“This is an unprecedented moment, and it requires unprecedented actions,” said Montgomery County Council member Andrew Friedson (D-District 1), who drafted the bill establishing the Public Health Emergency Grant Program.
Montgomery’s relief package consists of $20 million in grants and $5 million in funding for the Department of Health and Human Services to assist low-income residents struggling to acquire food, housing and child care.
Local businesses and nonprofits with 100 or fewer full-time employees can receive up to $75,000 if they are able to “demonstrate financial losses caused by the public health emergency.” They may also apply for up to $2,500 to purchase teleworking equipment.
Julie Verratti, co-owner of Denizens Brewing in Silver Spring, said the $75,000 will go a long way for local restaurants and bars, which have been “burning through cash” since Maryland Gov. Larry Hogan (R) ordered them to close in-person services.
But Ronnie Heckman, who owns Caddies on Cordell in Bethesda, said he does not think the grant funding is enough to support the thousands of businesses in Montgomery.
“It’s pennies and what we need is dollars,” said Heckman, who added that he has already had to let employees go because of the drop in revenue.
In the District, officials began accepting applications Tuesday for a grant program intended to help independent contractors, nonprofits and businesses that are ineligible for unemployment insurance. The grants, funded by the office of Mayor Muriel E. Bowser (D), can be used to cover employee wages and benefits, rent and utilities. Eligible applicants can receive up to $25,000.
“The public health emergency is causing real devastation to many small businesses and their workers,” council member Kenyan R. McDuffie (D-Ward 5), who chairs the Committee on Business and Economic Development, said in a news release. “While recognizing there is still a long road ahead, the DC Small Business Recovery Microgrant Program will begin to help some of our small businesses weather this storm.”
The District passed emergency legislation this month extending unemployment eligibility for those affected by the public health emergency, allowing businesses to defer paying February and March sales taxes until July and giving hotels a 90-day extension for property tax payments.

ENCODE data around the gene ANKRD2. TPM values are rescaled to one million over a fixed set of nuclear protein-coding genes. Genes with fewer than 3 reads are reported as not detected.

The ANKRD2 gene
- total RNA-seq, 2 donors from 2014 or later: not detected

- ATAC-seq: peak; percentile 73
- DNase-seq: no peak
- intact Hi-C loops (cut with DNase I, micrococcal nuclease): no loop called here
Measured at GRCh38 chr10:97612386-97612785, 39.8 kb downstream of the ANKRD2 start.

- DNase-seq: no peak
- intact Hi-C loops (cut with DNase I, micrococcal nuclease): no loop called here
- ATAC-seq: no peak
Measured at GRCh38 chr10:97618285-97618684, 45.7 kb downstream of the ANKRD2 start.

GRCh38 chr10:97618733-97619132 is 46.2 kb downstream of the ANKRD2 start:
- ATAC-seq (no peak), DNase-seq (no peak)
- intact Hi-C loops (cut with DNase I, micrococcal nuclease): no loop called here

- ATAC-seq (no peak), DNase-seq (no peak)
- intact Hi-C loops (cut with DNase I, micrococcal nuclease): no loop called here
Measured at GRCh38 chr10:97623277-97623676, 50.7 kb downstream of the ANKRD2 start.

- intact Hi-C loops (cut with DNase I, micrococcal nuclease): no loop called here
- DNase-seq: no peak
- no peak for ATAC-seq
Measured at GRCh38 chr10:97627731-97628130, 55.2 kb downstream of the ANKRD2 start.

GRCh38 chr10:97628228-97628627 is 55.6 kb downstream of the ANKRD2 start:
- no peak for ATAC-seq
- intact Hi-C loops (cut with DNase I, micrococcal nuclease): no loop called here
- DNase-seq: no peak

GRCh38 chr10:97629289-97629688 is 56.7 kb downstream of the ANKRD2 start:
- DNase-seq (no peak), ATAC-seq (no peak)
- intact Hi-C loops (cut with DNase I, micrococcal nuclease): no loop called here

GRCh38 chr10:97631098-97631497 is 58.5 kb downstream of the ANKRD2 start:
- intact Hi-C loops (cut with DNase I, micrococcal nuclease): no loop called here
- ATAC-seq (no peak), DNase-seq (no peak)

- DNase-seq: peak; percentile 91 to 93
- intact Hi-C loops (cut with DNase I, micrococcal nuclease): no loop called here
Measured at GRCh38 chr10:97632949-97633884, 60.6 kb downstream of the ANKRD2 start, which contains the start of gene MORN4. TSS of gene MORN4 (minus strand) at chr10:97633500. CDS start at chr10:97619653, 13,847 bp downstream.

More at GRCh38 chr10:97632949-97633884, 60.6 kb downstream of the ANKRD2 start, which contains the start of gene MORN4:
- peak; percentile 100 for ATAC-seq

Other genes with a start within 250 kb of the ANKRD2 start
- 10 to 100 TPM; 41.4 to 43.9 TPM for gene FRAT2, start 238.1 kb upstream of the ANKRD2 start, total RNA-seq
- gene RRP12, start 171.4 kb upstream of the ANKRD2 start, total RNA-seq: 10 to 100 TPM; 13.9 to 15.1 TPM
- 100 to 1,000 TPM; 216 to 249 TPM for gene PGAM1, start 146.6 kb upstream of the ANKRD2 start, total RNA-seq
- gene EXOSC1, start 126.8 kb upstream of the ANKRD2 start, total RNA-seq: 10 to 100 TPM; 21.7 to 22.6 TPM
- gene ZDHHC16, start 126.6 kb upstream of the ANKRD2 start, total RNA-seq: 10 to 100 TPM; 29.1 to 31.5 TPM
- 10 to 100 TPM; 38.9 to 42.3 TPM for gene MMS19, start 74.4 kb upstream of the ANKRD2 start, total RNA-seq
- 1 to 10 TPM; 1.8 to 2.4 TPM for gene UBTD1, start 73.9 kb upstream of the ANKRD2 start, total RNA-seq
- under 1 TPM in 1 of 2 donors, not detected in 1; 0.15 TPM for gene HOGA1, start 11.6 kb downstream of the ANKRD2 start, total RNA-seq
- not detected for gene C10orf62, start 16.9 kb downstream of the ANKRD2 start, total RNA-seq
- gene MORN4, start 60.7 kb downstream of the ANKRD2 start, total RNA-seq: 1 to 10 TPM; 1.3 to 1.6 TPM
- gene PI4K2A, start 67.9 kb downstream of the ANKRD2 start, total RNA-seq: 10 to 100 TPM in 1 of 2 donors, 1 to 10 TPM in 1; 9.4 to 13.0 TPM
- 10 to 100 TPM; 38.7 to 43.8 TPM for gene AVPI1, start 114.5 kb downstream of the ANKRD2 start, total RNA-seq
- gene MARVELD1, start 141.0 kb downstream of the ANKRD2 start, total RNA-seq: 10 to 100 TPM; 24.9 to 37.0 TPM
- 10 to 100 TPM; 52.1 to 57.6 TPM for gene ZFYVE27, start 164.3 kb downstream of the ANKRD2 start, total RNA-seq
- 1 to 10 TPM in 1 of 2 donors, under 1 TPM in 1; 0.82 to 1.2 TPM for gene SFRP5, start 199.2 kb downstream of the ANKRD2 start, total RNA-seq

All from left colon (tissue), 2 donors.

In Montgomery, council member Craig Rice (D-District 2) has asked to appropriate $260,000 in funding for the Manna Food Center. The Silver Spring nonprofit works with county public schools to distribute “Smart Sacks” for low-income children to eat over the weekend, when there are no handout meals provided by the school system.
Meanwhile, council member Hans Riemer (D-At Large) has requested $250,000 to subsidize lodging for health-care workers near their workplaces — an idea, he said, suggested by leaders at Adventist Healthcare, which operates two hospitals in Montgomery County.
In Alexandria, the council unanimously approved a matching grant of $100,000 in city funds to the ACT for Alexandria community foundation, to help solicit donations from the community for food, housing, medical needs and other items. The council also approved a grant of $20,000 to the ALIVE food bank, which will pay for bulk-food purchases equivalent to 17,000 meals.
As lawmakers begin their annual budget review process in the District and its suburbs, some have called for fiscal restraint and leniency with tax deadlines to provide a greater cushion for affected residents down the road.
Both Loudoun and Fairfax counties in Virginia gave residents an extra month to pay local property taxes for automobile and business equipment, with Loudoun’s deadline now on June 5 and Fairfax’s on Aug. 28.
Fairfax also made its Connector bus line free for an indefinite period, and Prince William County donated $10,000 to three local food banks.
“The future is very uncertain,” said Ben Wu, chief executive of the Montgomery County Economic Development Corp. Local retailers, restaurants and hotels are increasingly concerned that when the public health crisis passes, he said, it will be “an incremental and slow return back to normalcy.”
Montgomery council member Nancy Navarro (D-District 4) introduced a resolution Tuesday calling on the council to focus on “continuity of operations” in the fiscal 2021 budget and to cut back on spending where possible.
In a letter to the council on Monday, County Executive Marc Elrich (D) said it is clear that the operating budget he proposed last week, which included big funding increases for public schools, does not reflect the “fiscal emergency” facing the county. He said he has instituted a hiring and procurement freeze for all programs not directly engaged in the coronavirus response and has directed the Finance Department to formulate an estimate of how county revenue will be affected by this pandemic.
“This will not be an easy task,” he said in his letter. “We need to make difficult decisions that will change the nature of our government.”
Rachel Chason, Antonio Olivo and Patricia Sullivan contributed to this report.